Why Dubai has turned a magnet for India's tech talent
Dubai beckons Sarthak Gupta, co-founder of Gujarat-based firm Kroop.AI. At his recent visit to Gitex Global show in Dubai, Gupta found an “overwhelming response” to his firm’s artificial intelligence (AI)-powered solution that can create multilingual videos of digital avatars with just text as input. Kroop.AI was just one of the over 200 Indian companies showcasing a gamut of technology innovations, including artificial intelligence, blockchain, big data, internet of things (IoT), metaverse, Web 3.0, healthtech, and smart cities, at the five-day event held in mid-October.
If Gupta does set up a base in Dubai, which he is “planning to do”, he will join the more than 3,400 active information technology (IT) companies that have Indians as founders or partners in the mainland, according to data from Dubai Department of Economy and Tourism. The number of Indian companies will be much higher if we include the hundreds in Jebel Ali Free Zone (Jafza), located in the Jebel Ali area at the far western end of Dubai.
Having offices in the emirate makes it easier for Indian startups to hire global talent but it also makes it easier for the Dubai government to source good tech talent from India. High net-worth individuals (HNIs) and entrepreneurs from India are being lured to Dubai by tax reliefs, golden visas, world-class infrastructure, a better quality of life, speedy clearances, and business-friendly regulations.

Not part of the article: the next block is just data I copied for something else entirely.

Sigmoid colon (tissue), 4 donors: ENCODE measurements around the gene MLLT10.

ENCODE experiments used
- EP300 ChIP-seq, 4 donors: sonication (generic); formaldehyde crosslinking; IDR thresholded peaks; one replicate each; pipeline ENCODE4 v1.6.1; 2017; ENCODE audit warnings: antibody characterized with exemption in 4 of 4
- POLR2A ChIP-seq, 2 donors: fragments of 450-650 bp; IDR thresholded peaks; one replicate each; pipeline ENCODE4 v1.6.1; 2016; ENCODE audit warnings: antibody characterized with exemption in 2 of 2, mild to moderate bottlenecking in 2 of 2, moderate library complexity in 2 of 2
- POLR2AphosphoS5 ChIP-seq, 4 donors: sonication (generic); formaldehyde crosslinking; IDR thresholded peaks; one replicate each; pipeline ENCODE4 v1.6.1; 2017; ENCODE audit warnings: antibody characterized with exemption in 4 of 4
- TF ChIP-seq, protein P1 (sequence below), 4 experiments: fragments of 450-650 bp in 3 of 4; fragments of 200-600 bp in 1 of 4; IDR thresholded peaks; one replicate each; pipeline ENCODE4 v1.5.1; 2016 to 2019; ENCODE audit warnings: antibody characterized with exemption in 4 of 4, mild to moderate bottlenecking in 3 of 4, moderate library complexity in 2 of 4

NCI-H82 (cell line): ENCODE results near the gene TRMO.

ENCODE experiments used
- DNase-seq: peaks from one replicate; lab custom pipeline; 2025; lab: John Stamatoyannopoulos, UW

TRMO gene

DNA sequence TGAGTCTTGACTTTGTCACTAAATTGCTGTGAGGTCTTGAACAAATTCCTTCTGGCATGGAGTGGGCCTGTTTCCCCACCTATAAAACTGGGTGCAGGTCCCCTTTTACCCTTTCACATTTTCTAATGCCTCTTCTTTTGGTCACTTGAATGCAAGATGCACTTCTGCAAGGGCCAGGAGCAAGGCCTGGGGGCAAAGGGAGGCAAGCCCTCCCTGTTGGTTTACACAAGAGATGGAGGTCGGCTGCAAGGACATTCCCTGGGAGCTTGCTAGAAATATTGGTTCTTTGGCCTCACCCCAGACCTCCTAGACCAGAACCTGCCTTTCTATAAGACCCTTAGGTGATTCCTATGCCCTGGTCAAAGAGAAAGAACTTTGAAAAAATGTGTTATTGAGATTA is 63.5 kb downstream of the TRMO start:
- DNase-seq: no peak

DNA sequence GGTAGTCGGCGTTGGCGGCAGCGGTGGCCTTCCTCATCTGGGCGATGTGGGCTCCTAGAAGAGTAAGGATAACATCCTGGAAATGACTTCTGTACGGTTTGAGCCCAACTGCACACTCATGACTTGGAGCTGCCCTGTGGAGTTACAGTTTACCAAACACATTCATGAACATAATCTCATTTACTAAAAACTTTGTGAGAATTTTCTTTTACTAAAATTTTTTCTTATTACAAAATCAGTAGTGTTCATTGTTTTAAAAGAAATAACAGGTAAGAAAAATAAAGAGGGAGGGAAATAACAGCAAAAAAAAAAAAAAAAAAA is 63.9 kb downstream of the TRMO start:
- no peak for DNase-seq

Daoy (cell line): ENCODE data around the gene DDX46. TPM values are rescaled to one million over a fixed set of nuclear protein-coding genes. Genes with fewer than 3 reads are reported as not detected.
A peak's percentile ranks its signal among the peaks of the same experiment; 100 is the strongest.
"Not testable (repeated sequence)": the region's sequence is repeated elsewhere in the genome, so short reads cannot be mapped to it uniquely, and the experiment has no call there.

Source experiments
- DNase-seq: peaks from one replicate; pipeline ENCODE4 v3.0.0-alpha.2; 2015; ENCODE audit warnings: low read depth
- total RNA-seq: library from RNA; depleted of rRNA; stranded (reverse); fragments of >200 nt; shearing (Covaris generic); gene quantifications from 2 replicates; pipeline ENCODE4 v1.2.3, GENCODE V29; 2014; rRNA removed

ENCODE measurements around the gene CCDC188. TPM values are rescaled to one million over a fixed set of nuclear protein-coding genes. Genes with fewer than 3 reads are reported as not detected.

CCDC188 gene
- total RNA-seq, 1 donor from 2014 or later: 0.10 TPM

The UAE issued 151,600 golden visas from 2019-2022, according to a 18 November article in ArabianBusiness. This visa, which allows its holders to stay and work in Dubai for 10 years, was introduced in 2019. Rajesh Sehgal, an angel investor and managing partner at Equanimity Investments, is one such golden visa holder. “Many of my friends have availed of the golden visa because the Dubai government has been very proactive in getting talent there," says Sehgal. While the visa allows him to travel easily to Dubai, as of now, he remains in India.
India’s stringent regulations around cryptocurrencies have also prompted some Web3 techpreneurs such as Nischal Shetty, founder of local crypto exchange WazirX, to open offices in Dubai. Sehgal says that "some crypto entrepreneurs have moved there due to regulatory hurdles in India", but he also points out that Dubai is "an expensive city to live in unless you're working there full-time." Sehgal, though, underscores that none of Equanitmity's portfolio companies have a base in Dubai.
Lure of Dubai
Dubai was ranked the third most-preferred destination for foreign workers in a December 2021 survey by the Boston Consulting Group (BCG). London was ranked first, followed by Amsterdam. Foreigners, including Indians, are attracted to the emirate’s quality of life, its world-class roads and highways, luxurious malls, water parks, beaches, theme parks, desert safaris, tax-free salaries and business-friendly policies.
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